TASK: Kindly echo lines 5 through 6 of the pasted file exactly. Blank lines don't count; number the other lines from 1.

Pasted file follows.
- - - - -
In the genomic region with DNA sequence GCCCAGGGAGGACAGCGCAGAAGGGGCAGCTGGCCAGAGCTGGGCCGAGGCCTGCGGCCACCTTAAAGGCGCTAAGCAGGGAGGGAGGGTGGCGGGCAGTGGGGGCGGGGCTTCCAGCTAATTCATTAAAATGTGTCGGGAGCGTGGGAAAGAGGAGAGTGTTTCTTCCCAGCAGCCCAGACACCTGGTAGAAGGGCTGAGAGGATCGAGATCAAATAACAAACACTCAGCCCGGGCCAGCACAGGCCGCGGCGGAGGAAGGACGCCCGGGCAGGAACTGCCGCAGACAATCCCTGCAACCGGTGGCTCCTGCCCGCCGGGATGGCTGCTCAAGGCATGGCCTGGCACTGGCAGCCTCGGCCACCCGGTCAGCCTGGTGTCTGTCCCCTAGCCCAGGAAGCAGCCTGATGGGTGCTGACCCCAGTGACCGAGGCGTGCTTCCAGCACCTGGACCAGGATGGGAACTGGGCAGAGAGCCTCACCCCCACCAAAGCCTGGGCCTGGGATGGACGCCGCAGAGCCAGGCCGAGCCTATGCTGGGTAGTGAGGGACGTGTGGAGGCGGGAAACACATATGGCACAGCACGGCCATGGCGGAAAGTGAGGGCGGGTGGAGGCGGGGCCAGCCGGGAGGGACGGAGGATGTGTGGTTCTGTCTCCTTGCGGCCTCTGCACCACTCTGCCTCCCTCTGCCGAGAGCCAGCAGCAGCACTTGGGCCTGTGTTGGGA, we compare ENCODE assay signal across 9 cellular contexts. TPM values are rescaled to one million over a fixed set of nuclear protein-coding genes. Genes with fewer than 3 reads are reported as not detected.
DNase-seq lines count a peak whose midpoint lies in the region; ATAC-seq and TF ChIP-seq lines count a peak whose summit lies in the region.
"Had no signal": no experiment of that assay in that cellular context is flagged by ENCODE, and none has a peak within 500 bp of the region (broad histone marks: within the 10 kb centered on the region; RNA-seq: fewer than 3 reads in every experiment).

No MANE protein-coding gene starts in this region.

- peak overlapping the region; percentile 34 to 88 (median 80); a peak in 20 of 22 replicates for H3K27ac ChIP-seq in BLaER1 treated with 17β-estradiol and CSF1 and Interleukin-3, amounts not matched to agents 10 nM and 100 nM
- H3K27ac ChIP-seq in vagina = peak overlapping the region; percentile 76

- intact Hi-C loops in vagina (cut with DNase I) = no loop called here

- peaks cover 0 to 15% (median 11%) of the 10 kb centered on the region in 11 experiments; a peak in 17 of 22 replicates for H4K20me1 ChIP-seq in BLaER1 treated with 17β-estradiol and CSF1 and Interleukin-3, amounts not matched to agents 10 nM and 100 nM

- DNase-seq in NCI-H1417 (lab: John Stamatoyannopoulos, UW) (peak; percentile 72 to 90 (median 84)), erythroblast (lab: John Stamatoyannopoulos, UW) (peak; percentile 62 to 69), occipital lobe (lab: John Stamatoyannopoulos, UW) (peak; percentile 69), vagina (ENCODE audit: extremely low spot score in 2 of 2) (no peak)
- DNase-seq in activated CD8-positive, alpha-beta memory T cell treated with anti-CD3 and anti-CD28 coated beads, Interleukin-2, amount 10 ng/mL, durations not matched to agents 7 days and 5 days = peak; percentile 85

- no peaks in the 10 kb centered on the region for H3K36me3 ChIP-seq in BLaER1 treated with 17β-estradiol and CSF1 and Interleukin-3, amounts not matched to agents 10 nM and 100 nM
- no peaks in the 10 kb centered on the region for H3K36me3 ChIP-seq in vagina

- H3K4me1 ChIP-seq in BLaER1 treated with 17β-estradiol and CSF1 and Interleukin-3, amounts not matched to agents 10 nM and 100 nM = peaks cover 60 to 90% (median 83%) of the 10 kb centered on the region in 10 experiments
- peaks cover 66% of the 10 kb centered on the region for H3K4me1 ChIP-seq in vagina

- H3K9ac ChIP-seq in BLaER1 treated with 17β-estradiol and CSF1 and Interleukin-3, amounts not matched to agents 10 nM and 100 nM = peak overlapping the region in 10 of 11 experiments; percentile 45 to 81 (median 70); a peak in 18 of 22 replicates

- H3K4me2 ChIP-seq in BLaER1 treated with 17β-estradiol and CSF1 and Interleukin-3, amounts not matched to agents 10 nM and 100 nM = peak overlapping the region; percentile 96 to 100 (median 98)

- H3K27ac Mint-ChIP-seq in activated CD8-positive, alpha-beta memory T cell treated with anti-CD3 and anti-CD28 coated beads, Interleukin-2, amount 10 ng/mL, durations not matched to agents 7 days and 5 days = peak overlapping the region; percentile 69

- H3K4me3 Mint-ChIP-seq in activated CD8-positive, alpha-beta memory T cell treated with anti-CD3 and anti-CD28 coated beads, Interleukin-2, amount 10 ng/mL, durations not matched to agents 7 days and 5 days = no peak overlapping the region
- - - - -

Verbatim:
- peak overlapping the region; percentile 34 to 88 (median 80); a peak in 20 of 22 replicates for H3K27ac ChIP-seq in BLaER1 treated with 17β-estradiol and CSF1 and Interleukin-3, amounts not matched to agents 10 nM and 100 nM
- H3K27ac ChIP-seq in vagina = peak overlapping the region; percentile 76